Everything is Connected

“Water is holistic,” Keefe tells me after hour three. “Everything affects everything else.”

He explains that if your alkalinity is too high and you need to remove some for the best possible extraction, doing so will also result in a decrease of your calcium carbonate hardness by reaction, which may have been perfect to begin with but will now be too low.

In this sense, natural water is not unlike a series of weighted scales— every time you add something or take it away, the balance shifts. Unless you have in depth information about your municipalities water, how it changes from season to season. For instance, in some eastern US cities, the chloride levels of the surface water goes through the roof late winter when all the salt on the street melts— crazy. So unless you know how to use this information in order to get the “numbers” us coffee people long for, it’s best to get rid of these scales entirely.

Starting Over

Getting rid of these scales is a process known as reverse osmosis, a process that most are probably well aware of. Here’s the benefit: By doing this you are essentially stripping the water until it is nothing more than a fragile shell of what it was. Then, you introduce your “empty” water to only the elements you want it to absorb— limestone for some calcium, some magnesium, a little alkalinity etc. Since it’s empty and starving, the water will absorb everything you give it. We get the TDS we want, and we’ll also know exactly what’s in it. This tends to give a lower TDS then what we know as ideal from the SCAA chart above (around 70 TDS rather than 150 TDS). Keefe tells me that this is okay and at the moment, I believe him.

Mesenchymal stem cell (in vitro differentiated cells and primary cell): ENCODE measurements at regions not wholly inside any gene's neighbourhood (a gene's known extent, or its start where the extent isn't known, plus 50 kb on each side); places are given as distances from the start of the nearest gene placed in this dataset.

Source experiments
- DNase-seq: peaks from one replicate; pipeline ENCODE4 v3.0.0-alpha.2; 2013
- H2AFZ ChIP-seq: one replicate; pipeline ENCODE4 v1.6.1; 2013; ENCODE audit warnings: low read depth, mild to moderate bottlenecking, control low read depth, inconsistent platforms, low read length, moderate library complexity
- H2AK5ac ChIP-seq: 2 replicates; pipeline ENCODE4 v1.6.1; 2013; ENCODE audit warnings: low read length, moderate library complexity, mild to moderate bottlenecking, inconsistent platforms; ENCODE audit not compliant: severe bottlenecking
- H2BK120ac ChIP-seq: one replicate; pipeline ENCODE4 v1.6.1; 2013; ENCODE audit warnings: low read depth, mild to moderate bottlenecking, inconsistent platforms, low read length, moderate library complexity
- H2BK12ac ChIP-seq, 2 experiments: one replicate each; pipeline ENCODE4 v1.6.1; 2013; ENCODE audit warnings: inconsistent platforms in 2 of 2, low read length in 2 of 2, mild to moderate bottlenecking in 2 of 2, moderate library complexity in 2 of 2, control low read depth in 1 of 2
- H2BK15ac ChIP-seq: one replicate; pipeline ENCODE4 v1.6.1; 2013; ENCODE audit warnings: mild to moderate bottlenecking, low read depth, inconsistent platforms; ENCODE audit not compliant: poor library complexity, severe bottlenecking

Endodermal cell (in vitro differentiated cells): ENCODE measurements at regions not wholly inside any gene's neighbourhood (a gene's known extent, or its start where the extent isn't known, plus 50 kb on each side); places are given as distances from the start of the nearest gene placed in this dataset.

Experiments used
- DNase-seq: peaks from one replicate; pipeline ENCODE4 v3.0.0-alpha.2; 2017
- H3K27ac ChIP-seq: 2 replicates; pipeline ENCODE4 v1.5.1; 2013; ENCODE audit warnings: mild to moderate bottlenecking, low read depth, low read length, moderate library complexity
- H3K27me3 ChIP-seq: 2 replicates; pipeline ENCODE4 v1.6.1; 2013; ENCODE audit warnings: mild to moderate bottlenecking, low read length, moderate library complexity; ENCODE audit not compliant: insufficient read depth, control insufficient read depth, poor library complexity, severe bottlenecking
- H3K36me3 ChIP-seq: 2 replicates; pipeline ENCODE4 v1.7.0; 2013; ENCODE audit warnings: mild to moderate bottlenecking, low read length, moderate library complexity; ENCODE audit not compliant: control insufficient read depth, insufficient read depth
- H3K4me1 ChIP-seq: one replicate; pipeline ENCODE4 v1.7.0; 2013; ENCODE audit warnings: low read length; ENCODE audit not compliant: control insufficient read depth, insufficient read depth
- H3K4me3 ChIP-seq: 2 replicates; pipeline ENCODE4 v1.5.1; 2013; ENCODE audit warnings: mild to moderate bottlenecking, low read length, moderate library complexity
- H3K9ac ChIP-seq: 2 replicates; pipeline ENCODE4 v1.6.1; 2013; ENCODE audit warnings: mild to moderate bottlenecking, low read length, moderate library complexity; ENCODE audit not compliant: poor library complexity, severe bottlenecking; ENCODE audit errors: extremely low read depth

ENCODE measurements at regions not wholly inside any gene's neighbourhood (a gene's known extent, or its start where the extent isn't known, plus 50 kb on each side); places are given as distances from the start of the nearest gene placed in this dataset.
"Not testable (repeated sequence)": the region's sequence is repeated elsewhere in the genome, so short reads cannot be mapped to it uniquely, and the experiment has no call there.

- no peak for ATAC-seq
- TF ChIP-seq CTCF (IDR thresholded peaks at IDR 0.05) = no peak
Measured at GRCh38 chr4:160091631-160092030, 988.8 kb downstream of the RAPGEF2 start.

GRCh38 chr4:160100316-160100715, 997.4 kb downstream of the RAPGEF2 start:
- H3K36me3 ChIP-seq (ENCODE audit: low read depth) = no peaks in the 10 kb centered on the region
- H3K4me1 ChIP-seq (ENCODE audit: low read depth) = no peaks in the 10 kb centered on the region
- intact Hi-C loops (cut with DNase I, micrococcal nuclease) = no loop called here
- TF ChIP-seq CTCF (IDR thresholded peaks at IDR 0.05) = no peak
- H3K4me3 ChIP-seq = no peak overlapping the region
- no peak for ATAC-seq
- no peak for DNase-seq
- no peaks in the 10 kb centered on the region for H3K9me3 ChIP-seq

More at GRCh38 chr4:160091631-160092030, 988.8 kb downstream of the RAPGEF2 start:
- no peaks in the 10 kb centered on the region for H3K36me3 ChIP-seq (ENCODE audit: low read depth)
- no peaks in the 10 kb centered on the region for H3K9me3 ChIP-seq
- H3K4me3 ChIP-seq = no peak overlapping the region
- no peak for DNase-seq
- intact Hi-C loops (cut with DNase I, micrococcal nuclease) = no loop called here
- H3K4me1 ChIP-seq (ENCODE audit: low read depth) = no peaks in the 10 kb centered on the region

Plus, he’s about to give me the big twist.

The Twist

As the sun sets out the window and we begin wrapping up our conversation, Keefe gives me a “this call is coming from inside the house” moment.

“Just to wreck your mind,” he says.

He shows me the SCAA guideline for 150 TDS, and then, has me focus on the small print: Calibrated using 442.

He explains that there are three types of calibration for a TDS meter. There’s

NaCL, which measures the sodium chloride,

KCL, which measures potassium chloride,

and 442, which measures 40% sodium sulfite, 40% sodium bicarbonate, and 20% sodium chloride.

“So what do you calibrate to?”


So between water filtration companies, TDS testers, and water analysts, the same language isn’t necessarily being spoken. That 70 TDS number that comes out of an Optipure RO system? It’s not the same 70 TDS as a 442 calibrated system.

“So it’s more like 100 TDS.” Keefe says, packing his briefcase and closing up the conference room.

“Wait, what?” I say.

He just shrugs and smiles.

“I told you,” he says. “It’s more complicated than you think.”

This conversation could go on forever (and it does here— which I suppose is the whole point of all this.

There’s a lot more to figure out, and talking is a good start.